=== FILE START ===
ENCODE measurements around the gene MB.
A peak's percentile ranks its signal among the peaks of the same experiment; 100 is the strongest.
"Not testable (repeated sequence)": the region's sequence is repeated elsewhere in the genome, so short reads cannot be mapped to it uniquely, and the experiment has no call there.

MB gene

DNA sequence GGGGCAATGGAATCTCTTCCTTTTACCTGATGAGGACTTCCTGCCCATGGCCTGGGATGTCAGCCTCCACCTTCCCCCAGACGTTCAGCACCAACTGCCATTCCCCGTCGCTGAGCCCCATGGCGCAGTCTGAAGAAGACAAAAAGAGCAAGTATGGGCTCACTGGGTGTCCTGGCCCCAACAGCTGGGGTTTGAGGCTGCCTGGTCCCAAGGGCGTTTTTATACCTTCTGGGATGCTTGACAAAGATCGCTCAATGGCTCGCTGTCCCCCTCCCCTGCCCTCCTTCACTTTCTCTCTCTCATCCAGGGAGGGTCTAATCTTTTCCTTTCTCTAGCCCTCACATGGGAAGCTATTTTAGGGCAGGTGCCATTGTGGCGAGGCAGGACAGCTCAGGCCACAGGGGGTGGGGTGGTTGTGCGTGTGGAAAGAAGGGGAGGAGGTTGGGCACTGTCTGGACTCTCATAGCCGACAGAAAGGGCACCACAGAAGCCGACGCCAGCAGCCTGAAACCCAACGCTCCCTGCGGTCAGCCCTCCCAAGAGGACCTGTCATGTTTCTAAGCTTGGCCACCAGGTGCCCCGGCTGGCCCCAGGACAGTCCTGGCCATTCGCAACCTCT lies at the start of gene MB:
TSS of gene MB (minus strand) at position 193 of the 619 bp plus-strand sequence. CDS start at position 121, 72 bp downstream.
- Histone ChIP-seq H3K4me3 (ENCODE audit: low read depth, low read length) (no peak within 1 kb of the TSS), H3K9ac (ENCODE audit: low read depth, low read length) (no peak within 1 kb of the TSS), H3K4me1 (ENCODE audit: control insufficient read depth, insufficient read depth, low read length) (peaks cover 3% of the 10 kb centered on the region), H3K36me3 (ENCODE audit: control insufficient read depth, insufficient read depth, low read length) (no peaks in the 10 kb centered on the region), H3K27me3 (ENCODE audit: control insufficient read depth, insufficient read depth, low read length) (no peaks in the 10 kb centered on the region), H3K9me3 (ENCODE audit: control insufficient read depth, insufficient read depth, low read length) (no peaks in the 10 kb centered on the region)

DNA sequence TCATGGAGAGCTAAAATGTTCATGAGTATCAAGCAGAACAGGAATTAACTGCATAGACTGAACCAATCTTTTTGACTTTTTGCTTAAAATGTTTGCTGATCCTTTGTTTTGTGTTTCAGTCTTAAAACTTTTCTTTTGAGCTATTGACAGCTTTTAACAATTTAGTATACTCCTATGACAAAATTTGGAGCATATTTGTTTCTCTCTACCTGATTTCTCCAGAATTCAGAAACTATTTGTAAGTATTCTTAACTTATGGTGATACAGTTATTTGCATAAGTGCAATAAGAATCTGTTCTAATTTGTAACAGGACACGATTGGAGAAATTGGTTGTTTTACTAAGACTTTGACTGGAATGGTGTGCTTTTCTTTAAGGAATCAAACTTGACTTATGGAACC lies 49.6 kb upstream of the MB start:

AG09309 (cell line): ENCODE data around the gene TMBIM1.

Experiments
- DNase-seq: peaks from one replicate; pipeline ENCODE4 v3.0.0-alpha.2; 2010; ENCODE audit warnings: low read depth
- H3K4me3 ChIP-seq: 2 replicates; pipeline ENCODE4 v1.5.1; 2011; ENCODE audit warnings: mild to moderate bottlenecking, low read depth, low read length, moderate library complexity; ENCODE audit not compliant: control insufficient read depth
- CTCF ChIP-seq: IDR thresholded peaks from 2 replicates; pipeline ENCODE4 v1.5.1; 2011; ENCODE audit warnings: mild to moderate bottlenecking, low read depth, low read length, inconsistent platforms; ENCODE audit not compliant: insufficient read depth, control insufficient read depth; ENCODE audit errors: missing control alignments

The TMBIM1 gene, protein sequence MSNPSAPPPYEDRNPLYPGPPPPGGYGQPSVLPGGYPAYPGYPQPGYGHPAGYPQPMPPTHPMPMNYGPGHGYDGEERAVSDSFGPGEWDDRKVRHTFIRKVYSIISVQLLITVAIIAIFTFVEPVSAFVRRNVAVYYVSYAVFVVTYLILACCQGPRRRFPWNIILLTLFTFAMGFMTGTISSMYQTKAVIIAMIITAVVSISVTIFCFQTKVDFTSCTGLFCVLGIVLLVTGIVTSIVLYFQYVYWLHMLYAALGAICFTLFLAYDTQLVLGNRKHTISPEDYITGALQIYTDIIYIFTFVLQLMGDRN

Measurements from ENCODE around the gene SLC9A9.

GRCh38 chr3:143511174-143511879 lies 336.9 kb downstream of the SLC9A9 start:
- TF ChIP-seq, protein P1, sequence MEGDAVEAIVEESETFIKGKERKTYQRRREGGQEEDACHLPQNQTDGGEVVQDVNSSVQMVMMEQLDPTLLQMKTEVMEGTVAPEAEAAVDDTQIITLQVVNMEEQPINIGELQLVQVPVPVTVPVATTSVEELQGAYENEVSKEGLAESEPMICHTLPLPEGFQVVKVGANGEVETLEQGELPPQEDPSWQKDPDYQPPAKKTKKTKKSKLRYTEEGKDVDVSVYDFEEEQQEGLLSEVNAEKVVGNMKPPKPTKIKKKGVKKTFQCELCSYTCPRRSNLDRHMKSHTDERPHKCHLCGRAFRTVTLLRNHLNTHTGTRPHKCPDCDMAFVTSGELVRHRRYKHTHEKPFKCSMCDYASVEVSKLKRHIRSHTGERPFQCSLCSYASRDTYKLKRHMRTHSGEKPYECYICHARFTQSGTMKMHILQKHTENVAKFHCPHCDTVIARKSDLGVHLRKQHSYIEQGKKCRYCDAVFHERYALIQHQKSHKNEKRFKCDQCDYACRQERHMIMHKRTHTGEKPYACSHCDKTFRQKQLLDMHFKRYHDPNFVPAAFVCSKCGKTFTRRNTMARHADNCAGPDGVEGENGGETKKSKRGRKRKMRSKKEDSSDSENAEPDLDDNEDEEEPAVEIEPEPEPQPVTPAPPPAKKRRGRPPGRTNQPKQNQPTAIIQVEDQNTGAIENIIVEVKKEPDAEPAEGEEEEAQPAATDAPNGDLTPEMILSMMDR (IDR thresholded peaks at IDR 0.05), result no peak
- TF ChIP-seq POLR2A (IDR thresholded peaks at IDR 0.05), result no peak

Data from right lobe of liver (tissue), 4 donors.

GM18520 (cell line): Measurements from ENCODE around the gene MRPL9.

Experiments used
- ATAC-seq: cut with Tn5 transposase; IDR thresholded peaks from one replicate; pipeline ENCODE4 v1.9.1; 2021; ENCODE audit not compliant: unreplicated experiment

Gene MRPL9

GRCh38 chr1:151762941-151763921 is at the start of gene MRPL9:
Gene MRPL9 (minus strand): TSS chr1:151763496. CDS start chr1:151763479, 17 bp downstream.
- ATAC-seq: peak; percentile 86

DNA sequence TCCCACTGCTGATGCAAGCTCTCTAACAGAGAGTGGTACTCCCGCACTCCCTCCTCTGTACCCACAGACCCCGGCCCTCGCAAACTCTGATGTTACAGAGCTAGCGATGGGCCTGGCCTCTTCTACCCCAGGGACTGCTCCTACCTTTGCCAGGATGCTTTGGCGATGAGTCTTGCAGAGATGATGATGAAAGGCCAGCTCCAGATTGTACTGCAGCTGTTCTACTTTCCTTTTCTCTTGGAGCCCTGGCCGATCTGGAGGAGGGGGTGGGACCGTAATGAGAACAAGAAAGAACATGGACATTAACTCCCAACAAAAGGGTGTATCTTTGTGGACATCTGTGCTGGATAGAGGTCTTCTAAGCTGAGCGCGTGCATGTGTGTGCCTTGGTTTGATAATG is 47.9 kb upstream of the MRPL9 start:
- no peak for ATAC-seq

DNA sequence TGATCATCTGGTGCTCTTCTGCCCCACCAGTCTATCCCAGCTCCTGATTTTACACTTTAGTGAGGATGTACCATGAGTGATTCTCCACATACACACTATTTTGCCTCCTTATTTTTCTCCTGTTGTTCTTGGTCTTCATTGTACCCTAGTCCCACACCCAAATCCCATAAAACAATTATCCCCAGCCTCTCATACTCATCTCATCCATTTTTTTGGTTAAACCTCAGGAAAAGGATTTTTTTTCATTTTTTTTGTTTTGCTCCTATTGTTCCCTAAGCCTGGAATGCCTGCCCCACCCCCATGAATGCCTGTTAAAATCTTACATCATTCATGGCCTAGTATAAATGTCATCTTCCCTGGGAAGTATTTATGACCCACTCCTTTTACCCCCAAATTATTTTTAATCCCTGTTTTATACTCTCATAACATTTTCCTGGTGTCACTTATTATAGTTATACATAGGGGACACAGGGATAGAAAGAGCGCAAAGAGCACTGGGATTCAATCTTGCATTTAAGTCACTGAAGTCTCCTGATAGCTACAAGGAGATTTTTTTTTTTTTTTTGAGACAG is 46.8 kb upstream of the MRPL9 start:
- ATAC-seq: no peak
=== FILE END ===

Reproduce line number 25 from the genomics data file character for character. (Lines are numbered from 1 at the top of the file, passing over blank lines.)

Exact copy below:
Gene MRPL9 (minus strand): TSS chr1:151763496. CDS start chr1:151763479, 17 bp downstream.